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This article is part of the supplement: Selected articles from the IEEE International Conference on Bioinformatics and Biomedicine 2011: Proteome Science

Open Access Proceedings

High performance transcription factor-DNA docking with GPU computing

Jiadong Wu1, Bo Hong1*, Takako Takeda2 and Jun-tao Guo2*

Author Affiliations

1 School of Electrical and Computer Engineering, Georgia Institute of Technology, Atlanta, Georgia, 30332, USA

2 Department of Bioinformatics and Genomics, College of Computing and Informatics, University of North Carolina at Charlotte, Charlotte, North Carolina 28223, USA

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Proteome Science 2012, 10(Suppl 1):S17  doi:10.1186/1477-5956-10-S1-S17

Published: 21 June 2012

Abstract

Background

Protein-DNA docking is a very challenging problem in structural bioinformatics and has important implications in a number of applications, such as structure-based prediction of transcription factor binding sites and rational drug design. Protein-DNA docking is very computational demanding due to the high cost of energy calculation and the statistical nature of conformational sampling algorithms. More importantly, experiments show that the docking quality depends on the coverage of the conformational sampling space. It is therefore desirable to accelerate the computation of the docking algorithm, not only to reduce computing time, but also to improve docking quality.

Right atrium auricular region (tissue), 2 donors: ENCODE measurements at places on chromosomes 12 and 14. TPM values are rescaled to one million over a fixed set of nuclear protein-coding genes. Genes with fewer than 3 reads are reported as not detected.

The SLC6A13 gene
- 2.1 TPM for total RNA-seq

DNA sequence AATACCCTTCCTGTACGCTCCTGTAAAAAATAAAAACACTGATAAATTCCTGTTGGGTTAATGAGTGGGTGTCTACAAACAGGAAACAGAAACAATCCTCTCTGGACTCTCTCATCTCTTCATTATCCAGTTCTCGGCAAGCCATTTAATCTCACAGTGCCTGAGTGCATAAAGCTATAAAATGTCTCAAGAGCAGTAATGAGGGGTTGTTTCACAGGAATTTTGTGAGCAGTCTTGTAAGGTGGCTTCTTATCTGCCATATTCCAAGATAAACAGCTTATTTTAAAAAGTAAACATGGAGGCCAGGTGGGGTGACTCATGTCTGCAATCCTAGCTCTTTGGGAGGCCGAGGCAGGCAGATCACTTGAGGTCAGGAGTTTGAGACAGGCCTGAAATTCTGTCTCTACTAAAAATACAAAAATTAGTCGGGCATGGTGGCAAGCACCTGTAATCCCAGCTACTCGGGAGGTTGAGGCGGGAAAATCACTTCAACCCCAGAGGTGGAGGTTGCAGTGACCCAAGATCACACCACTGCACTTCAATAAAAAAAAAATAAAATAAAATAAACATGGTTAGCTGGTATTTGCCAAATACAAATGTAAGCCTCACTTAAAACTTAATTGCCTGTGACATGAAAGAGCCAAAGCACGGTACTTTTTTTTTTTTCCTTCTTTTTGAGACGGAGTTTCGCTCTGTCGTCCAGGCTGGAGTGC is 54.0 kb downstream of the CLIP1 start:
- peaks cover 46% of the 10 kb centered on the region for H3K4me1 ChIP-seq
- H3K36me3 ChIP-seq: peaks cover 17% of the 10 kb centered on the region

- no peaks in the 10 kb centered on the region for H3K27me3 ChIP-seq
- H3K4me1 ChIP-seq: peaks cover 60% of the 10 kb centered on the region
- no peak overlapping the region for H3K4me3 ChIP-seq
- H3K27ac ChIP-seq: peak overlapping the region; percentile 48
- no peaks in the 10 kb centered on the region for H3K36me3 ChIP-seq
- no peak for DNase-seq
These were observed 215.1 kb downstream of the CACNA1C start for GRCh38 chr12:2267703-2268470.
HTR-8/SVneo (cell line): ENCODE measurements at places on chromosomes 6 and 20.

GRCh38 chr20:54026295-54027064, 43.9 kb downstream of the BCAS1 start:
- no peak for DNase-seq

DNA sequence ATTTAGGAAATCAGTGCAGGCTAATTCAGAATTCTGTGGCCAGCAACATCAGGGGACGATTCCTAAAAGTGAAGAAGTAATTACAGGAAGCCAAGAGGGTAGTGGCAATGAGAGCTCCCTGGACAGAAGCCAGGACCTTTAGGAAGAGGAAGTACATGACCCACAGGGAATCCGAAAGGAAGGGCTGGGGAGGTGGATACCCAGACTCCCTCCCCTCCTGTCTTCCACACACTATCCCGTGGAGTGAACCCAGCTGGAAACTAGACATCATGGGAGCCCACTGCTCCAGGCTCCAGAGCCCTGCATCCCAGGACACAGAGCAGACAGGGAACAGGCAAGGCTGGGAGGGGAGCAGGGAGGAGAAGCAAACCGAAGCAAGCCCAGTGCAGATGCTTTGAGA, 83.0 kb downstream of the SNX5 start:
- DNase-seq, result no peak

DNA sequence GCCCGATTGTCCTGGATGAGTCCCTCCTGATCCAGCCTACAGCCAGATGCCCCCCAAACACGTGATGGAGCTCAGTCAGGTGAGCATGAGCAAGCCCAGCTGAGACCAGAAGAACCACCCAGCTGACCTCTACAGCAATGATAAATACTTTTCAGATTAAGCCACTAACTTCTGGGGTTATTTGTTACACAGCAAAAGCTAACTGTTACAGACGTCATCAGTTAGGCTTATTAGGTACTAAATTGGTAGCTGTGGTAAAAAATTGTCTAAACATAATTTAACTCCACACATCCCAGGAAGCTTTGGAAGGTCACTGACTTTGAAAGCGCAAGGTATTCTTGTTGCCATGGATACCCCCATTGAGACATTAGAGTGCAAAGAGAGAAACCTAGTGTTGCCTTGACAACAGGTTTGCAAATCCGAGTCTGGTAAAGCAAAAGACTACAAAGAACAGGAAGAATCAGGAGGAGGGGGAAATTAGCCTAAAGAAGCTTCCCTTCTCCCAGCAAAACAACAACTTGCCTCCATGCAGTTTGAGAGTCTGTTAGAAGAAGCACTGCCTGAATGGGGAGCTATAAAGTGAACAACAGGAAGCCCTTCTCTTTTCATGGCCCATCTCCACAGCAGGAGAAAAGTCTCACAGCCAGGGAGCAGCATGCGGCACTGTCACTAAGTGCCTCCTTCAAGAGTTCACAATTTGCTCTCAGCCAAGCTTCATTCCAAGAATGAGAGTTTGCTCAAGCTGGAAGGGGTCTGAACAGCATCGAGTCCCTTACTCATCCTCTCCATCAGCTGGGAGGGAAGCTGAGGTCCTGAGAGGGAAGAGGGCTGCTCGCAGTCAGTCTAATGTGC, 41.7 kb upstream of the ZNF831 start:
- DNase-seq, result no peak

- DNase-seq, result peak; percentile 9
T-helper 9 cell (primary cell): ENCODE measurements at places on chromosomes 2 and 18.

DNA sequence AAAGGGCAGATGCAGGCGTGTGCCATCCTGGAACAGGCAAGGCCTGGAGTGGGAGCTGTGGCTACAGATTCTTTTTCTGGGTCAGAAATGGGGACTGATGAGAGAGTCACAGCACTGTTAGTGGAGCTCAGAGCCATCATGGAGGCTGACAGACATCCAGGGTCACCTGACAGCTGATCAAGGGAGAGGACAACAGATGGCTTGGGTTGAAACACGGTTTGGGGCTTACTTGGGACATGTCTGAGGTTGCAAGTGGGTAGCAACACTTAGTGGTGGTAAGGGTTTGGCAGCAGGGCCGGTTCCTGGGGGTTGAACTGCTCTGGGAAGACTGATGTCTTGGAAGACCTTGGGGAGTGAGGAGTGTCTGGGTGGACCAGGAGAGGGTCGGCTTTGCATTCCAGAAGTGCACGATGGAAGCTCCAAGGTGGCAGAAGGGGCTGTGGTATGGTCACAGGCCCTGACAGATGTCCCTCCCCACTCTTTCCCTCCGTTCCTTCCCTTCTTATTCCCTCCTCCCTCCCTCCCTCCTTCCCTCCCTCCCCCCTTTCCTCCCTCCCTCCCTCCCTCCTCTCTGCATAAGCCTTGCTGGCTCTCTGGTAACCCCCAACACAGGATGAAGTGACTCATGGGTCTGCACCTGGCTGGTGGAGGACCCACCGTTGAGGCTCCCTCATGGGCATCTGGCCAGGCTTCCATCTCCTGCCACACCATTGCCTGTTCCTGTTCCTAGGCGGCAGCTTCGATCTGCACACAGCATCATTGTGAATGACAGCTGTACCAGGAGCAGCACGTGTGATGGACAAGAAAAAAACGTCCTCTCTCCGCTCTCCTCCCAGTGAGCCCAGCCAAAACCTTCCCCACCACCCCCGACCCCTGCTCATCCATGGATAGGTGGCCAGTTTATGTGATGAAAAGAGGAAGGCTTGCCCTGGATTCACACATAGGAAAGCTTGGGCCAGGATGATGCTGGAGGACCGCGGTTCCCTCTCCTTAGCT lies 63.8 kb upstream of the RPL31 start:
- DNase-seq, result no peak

Methods

In an attempt to accelerate the sampling process and to improve the docking performance, we developed a graphics processing unit (GPU)-based protein-DNA docking algorithm. The algorithm employs a potential-based energy function to describe the binding affinity of a protein-DNA pair, and integrates Monte-Carlo simulation and a simulated annealing method to search through the conformational space. Algorithmic techniques were developed to improve the computation efficiency and scalability on GPU-based high performance computing systems.

Results

The effectiveness of our approach is tested on a non-redundant set of 75 TF-DNA complexes and a newly developed TF-DNA docking benchmark. We demonstrated that the GPU-based docking algorithm can significantly accelerate the simulation process and thereby improving the chance of finding near-native TF-DNA complex structures. This study also suggests that further improvement in protein-DNA docking research would require efforts from two integral aspects: improvement in computation efficiency and energy function design.

Conclusions

We present a high performance computing approach for improving the prediction accuracy of protein-DNA docking. The GPU-based docking algorithm accelerates the search of the conformational space and thus increases the chance of finding more near-native structures. To the best of our knowledge, this is the first ad hoc effort of applying GPU or GPU clusters to the protein-DNA docking problem.